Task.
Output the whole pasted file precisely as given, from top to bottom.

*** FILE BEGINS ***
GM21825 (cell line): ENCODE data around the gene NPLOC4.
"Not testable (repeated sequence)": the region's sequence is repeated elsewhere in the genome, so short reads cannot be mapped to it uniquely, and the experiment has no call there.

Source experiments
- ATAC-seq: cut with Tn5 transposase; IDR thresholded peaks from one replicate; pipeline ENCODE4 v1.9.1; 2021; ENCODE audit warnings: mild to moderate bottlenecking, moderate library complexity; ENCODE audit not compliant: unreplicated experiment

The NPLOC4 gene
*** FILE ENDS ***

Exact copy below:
GM21825 (cell line): ENCODE data around the gene NPLOC4.
"Not testable (repeated sequence)": the region's sequence is repeated elsewhere in the genome, so short reads cannot be mapped to it uniquely, and the experiment has no call there.

Source experiments
- ATAC-seq: cut with Tn5 transposase; IDR thresholded peaks from one replicate; pipeline ENCODE4 v1.9.1; 2021; ENCODE audit warnings: mild to moderate bottlenecking, moderate library complexity; ENCODE audit not compliant: unreplicated experiment

The NPLOC4 gene